Prevalence information can be mapped to show where the need is the greatest. For example, as shown in this trachoma map, the areas where active trachoma is most prevalent will benefit from mass distribution of azithromycin.
Incidence refers to the number of individuals in a population who develop a disease over a specific time. This is a measure of risk, or rate that the disease will occur.
To calculate the incidence of disease we need to know two numbers. Firstly, the study population, the total number of people in the population we are studying. And then, the number of incident cases, that is the number of new cases that will develop the disease during a specific time period. To calculate incidence, we divide the number of new cases, the numerator, by the study population that was followed up over a specified period of time as the denominator.
In this example, we see how incidence can help medical professionals predict the probability of a complication developing. In our study population, we have 10,000 insulin dependent diabetics over the age of 40. They were followed up for a period of six years to see how many developed background retinopathy. 800 new cases are identified in that period of six years. To calculate the risk, or incidence, of developing retinopathy amongst diabetics in this population we take the number of new cases, 800, and divide by 10,000, the population being followed up. This gives us a risk of 0.08, or eight new cases in every 100 diabetics who would develop background changes in their retina in six years. This is called a probability.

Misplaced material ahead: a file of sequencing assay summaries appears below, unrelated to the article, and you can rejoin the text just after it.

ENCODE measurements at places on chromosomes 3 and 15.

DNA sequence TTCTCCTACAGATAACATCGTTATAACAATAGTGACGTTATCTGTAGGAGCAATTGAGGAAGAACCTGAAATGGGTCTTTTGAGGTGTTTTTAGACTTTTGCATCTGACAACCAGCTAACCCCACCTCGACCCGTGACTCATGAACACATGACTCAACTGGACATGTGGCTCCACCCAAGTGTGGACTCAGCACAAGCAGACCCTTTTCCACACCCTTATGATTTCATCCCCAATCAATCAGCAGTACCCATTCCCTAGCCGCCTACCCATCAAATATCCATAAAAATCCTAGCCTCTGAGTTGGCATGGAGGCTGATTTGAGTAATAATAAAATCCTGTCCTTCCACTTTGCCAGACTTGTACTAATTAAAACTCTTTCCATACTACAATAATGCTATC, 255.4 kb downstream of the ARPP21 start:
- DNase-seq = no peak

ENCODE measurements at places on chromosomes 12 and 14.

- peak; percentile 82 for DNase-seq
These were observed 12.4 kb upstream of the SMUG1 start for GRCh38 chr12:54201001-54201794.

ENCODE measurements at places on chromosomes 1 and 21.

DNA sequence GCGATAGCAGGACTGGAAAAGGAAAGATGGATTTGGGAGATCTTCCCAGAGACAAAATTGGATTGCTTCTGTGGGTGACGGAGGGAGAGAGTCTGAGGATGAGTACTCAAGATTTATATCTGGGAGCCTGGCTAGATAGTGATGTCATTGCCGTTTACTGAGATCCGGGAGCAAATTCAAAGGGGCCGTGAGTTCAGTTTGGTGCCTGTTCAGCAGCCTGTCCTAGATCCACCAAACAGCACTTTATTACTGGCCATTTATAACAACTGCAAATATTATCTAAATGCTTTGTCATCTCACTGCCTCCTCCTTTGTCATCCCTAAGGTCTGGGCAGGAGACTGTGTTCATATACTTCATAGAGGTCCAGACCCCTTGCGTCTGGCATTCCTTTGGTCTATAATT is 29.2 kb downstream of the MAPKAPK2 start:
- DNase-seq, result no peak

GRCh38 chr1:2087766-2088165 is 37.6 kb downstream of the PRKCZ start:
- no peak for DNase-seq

In summary, epidemiology provides the clues for the magnitude, distributions, and determinants of diseases affecting a population. Prevalence data is very important for planning public health interventions.
Incidence data identifies the probability that a health outcome will occur.

The word ‘epidemiology’ is of Greek origin: ‘Epi’, meaning ‘upon’, ‘Demos’, meaning ‘population’, and ‘Logos’, meaning ‘study’. This translates to ‘a study of that which is visited upon a population’.

We now define epidemiology as the study of:

  • distribution of health outcomes or disease in a population
  • determinants that influence the occurrence of disease
  • application, which provides direction for public health action.

In this video step, we consider each of these components more thoroughly and discover some commonly used epidemiological terminology. While you’re watching, consider how epidemiological data supports, or could support, eye care work.

Book purchase

If you enjoyed this video you may wish to follow up your interest by purchasing “The Epidemiology of Eye Diseases, 3rd Edition” published by World Scientific. This book is a comprehensive coverage of the epidemiology of the world’s major blinding eye diseases, written by internationally acclaimed experts in each field, including several contributors to this course. Please note: The book is not essential to completing this course in any way.